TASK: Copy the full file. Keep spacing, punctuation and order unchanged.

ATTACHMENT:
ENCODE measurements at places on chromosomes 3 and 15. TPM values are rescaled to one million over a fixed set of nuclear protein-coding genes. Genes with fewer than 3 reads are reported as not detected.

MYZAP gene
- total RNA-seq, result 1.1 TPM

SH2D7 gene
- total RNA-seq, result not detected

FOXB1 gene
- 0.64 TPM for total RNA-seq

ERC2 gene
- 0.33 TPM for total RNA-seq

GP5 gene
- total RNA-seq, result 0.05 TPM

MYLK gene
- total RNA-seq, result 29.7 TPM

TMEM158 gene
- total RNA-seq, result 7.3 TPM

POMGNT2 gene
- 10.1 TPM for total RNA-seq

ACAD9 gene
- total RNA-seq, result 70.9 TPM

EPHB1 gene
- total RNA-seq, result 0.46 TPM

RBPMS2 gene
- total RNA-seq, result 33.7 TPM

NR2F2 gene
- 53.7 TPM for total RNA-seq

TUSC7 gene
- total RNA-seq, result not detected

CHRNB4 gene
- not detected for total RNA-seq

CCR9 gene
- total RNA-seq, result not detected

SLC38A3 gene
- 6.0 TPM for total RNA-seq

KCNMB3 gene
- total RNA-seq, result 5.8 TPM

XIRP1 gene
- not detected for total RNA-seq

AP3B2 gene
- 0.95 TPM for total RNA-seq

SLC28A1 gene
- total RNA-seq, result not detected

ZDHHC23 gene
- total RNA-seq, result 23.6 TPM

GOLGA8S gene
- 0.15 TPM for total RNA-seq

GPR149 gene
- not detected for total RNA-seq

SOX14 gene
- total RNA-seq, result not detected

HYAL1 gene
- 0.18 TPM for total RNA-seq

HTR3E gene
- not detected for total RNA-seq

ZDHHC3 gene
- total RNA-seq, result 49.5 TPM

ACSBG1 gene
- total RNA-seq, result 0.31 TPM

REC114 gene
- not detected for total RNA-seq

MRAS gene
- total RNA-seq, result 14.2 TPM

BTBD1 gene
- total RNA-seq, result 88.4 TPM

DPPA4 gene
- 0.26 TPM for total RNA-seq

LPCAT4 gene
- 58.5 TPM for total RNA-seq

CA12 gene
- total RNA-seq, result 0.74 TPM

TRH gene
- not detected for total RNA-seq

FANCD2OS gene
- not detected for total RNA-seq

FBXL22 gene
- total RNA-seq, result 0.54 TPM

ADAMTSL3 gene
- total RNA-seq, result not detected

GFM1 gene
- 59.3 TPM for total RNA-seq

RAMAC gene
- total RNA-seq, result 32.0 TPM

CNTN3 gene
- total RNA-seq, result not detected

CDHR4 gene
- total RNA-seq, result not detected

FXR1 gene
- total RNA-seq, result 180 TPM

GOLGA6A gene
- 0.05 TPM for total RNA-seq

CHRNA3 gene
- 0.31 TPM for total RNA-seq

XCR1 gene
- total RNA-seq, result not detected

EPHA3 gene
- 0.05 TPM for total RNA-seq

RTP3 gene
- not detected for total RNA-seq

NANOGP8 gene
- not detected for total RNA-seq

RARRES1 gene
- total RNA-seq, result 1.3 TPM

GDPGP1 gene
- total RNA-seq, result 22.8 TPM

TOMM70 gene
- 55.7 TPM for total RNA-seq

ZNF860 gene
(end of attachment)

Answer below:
ENCODE measurements at places on chromosomes 3 and 15. TPM values are rescaled to one million over a fixed set of nuclear protein-coding genes. Genes with fewer than 3 reads are reported as not detected.

MYZAP gene
- total RNA-seq, result 1.1 TPM

SH2D7 gene
- total RNA-seq, result not detected

FOXB1 gene
- 0.64 TPM for total RNA-seq

ERC2 gene
- 0.33 TPM for total RNA-seq

GP5 gene
- total RNA-seq, result 0.05 TPM

MYLK gene
- total RNA-seq, result 29.7 TPM

TMEM158 gene
- total RNA-seq, result 7.3 TPM

POMGNT2 gene
- 10.1 TPM for total RNA-seq

ACAD9 gene
- total RNA-seq, result 70.9 TPM

EPHB1 gene
- total RNA-seq, result 0.46 TPM

RBPMS2 gene
- total RNA-seq, result 33.7 TPM

NR2F2 gene
- 53.7 TPM for total RNA-seq

TUSC7 gene
- total RNA-seq, result not detected

CHRNB4 gene
- not detected for total RNA-seq

CCR9 gene
- total RNA-seq, result not detected

SLC38A3 gene
- 6.0 TPM for total RNA-seq

KCNMB3 gene
- total RNA-seq, result 5.8 TPM

XIRP1 gene
- not detected for total RNA-seq

AP3B2 gene
- 0.95 TPM for total RNA-seq

SLC28A1 gene
- total RNA-seq, result not detected

ZDHHC23 gene
- total RNA-seq, result 23.6 TPM

GOLGA8S gene
- 0.15 TPM for total RNA-seq

GPR149 gene
- not detected for total RNA-seq

SOX14 gene
- total RNA-seq, result not detected

HYAL1 gene
- 0.18 TPM for total RNA-seq

HTR3E gene
- not detected for total RNA-seq

ZDHHC3 gene
- total RNA-seq, result 49.5 TPM

ACSBG1 gene
- total RNA-seq, result 0.31 TPM

REC114 gene
- not detected for total RNA-seq

MRAS gene
- total RNA-seq, result 14.2 TPM

BTBD1 gene
- total RNA-seq, result 88.4 TPM

DPPA4 gene
- 0.26 TPM for total RNA-seq

LPCAT4 gene
- 58.5 TPM for total RNA-seq

CA12 gene
- total RNA-seq, result 0.74 TPM

TRH gene
- not detected for total RNA-seq

FANCD2OS gene
- not detected for total RNA-seq

FBXL22 gene
- total RNA-seq, result 0.54 TPM

ADAMTSL3 gene
- total RNA-seq, result not detected

GFM1 gene
- 59.3 TPM for total RNA-seq

RAMAC gene
- total RNA-seq, result 32.0 TPM

CNTN3 gene
- total RNA-seq, result not detected

CDHR4 gene
- total RNA-seq, result not detected

FXR1 gene
- total RNA-seq, result 180 TPM

GOLGA6A gene
- 0.05 TPM for total RNA-seq

CHRNA3 gene
- 0.31 TPM for total RNA-seq

XCR1 gene
- total RNA-seq, result not detected

EPHA3 gene
- 0.05 TPM for total RNA-seq

RTP3 gene
- not detected for total RNA-seq

NANOGP8 gene
- not detected for total RNA-seq

RARRES1 gene
- total RNA-seq, result 1.3 TPM

GDPGP1 gene
- total RNA-seq, result 22.8 TPM

TOMM70 gene
- 55.7 TPM for total RNA-seq

ZNF860 gene